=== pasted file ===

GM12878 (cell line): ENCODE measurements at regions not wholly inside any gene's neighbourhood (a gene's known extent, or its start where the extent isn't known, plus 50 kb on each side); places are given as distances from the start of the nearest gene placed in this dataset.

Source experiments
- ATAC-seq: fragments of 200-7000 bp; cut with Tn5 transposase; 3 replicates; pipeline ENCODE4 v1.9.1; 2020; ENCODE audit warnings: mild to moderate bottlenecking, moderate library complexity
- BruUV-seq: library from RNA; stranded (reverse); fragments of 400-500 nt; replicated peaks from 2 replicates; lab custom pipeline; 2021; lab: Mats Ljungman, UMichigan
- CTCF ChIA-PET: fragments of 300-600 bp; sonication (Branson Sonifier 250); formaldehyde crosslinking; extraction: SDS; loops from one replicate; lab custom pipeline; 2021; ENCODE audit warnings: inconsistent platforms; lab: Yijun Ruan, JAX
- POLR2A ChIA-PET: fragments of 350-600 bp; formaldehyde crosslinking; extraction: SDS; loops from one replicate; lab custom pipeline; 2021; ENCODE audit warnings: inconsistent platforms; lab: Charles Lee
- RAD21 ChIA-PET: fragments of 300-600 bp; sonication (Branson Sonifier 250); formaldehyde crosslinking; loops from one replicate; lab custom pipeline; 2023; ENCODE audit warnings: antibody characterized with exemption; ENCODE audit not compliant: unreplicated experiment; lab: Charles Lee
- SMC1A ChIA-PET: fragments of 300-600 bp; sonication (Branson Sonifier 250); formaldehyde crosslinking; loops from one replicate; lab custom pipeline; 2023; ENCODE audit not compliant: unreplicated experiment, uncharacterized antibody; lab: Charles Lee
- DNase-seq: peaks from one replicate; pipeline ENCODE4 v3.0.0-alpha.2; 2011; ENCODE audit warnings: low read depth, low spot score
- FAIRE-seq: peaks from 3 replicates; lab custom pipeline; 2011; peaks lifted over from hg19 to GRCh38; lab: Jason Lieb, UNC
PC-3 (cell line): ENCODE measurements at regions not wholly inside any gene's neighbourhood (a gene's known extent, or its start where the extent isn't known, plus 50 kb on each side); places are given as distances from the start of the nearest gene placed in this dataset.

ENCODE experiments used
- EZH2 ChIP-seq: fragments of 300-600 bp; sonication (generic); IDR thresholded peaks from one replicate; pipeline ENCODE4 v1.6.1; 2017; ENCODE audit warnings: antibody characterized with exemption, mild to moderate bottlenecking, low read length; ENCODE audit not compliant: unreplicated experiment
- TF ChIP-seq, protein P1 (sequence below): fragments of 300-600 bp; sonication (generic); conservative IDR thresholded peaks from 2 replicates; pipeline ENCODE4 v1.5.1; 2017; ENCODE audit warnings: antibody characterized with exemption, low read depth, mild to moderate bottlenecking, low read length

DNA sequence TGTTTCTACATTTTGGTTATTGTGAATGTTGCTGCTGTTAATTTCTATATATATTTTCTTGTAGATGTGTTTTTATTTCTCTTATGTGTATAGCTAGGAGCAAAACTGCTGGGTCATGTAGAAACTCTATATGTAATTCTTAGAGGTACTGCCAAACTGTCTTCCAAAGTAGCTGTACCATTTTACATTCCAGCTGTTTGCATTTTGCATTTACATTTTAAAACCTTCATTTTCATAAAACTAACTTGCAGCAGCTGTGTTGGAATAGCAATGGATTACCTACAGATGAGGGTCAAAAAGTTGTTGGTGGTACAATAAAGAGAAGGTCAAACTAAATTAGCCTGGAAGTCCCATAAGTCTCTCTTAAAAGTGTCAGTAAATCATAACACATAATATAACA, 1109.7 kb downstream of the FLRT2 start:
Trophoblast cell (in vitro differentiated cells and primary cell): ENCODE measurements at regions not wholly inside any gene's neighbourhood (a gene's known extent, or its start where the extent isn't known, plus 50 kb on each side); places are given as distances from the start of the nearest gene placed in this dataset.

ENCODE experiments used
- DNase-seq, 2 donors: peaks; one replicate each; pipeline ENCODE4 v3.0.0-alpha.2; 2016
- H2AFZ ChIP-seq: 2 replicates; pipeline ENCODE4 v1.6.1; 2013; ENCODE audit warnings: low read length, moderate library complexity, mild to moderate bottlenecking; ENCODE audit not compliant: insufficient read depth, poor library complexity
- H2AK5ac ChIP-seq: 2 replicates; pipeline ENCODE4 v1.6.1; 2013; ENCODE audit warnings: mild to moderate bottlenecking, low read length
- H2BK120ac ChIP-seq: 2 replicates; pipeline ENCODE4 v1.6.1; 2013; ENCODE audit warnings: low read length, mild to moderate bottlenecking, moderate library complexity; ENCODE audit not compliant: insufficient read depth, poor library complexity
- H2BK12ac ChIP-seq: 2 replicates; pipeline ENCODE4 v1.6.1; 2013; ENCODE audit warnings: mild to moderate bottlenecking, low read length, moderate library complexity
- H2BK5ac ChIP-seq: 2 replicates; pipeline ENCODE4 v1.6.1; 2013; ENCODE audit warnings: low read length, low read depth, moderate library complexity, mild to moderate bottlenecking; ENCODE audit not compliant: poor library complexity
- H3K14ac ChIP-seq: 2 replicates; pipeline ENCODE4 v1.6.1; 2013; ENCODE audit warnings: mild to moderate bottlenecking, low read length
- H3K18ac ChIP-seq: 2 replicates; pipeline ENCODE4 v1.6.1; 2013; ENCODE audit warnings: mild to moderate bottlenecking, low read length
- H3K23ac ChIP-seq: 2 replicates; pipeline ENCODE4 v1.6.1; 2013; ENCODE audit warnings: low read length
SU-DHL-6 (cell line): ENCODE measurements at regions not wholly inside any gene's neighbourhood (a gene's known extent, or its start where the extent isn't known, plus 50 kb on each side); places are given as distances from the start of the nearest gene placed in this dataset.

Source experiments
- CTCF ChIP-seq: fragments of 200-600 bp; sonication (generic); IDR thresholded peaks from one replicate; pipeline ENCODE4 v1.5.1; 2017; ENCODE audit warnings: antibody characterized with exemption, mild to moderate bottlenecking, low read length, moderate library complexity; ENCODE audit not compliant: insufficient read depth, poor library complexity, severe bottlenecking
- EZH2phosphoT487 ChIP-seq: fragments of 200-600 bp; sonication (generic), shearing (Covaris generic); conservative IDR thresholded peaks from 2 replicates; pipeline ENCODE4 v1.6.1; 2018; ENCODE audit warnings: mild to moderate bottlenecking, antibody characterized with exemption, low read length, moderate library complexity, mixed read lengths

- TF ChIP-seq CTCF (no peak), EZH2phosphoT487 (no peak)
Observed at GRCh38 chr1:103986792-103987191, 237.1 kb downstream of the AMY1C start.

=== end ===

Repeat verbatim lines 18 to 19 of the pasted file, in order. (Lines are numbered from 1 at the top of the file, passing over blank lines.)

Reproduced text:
- DNase-seq, 2 donors: peaks; one replicate each; pipeline ENCODE4 v3.0.0-alpha.2; 2016
- H2AFZ ChIP-seq: 2 replicates; pipeline ENCODE4 v1.6.1; 2013; ENCODE audit warnings: low read length, moderate library complexity, mild to moderate bottlenecking; ENCODE audit not compliant: insufficient read depth, poor library complexity